Skip to Main Content
It looks like you're using Internet Explorer 11 or older. This website works best with modern browsers such as the latest versions of Chrome, Firefox, Safari, and Edge. If you continue with this browser, you may see unexpected results.

Taking Notes Module

Information Funnel Method

The Information Funnel Method is an advanced reading technique with one goal—to reduce your readings down to the smallest amount of notes possible.

Watch the video below to learn how to trim your notes down to a single page, or read the notes after the video to learn how to create a two-page approach that includes a keyword list and a summary page.

How to Use the Information Funnel Note-Taking Method

How to Take Notes Using the Information Funnel Method

There are a few different ways you could approach the Information Funnel Method. The video above focuses on what you should do after you create your notes, will this section will talk what you should do while you're taking your notes.

You can combine approaches from the video and the approach below to create a complete system to guide your note-taking process!

  1. Preview your materials: Skim the textbook chapter or the article while paying special attention to summaries, bolded text, information boxes, and visual materials (e.g. graphs, charts, diagrams, etc.).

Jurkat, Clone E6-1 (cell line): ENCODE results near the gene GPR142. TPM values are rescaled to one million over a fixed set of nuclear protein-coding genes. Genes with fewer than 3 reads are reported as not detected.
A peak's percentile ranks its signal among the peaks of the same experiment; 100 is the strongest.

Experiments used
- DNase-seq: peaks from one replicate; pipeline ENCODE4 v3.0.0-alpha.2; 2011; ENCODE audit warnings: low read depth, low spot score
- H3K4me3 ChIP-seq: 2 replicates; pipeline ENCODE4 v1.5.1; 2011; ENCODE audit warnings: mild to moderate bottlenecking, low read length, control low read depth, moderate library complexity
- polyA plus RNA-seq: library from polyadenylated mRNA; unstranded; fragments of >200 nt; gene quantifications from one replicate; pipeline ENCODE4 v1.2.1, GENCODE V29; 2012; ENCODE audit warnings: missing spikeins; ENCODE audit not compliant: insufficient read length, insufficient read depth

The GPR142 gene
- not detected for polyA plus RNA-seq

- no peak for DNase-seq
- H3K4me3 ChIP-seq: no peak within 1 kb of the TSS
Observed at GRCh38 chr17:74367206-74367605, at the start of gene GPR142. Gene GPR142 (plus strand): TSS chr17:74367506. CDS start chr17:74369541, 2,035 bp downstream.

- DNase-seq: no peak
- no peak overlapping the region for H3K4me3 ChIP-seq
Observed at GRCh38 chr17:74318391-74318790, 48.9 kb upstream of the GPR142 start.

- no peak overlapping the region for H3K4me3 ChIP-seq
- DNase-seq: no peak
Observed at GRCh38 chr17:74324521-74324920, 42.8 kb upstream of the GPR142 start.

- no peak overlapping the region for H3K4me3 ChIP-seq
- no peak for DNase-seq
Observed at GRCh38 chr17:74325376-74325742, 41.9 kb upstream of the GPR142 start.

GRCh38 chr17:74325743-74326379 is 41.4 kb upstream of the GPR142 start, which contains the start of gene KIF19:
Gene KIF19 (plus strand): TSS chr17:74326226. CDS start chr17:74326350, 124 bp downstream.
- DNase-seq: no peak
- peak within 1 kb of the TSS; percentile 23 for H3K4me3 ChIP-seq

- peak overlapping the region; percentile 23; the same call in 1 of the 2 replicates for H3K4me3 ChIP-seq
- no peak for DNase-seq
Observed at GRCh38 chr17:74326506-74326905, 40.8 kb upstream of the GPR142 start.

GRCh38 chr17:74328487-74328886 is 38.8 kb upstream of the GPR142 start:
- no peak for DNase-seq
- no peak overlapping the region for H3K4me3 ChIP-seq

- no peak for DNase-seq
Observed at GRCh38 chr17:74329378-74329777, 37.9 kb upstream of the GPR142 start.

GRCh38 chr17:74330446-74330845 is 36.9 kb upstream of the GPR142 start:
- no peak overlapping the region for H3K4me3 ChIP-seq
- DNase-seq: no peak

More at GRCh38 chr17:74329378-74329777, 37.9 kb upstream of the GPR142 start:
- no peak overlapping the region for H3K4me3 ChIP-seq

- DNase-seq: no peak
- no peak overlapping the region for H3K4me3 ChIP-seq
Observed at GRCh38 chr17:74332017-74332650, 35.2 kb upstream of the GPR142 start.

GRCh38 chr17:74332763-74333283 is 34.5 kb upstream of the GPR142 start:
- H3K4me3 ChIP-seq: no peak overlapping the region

2. Ask questions while you're reading: What is important? Which areas are complicated or challenging for you? If you were the professor, which materials would you add to a test?
  3. Summarize: Read the chapter again, but this time summarize the main concepts in your notes as concisely as you can.
  4. Create a keyword list: Read over your summaries and pull out key words or terms from the notes you've just made. To do this, list only names, concepts, and critical data points.
  5. Review: Read your keyword list and try to recall the information you included in your summaries.

Pros & Cons of the Information Funnel Method

Pros

  • Helps students identify the most important information and eliminates unnecessary text.
  • Allows students to rapidly review material while studying and identify areas of confusion.
  • Clear, concise notes should replace your textbook.

Cons

  • Requires a great deal of focus to reduce down content from course materials.
  • Students might over condense notes and lose important details in the process.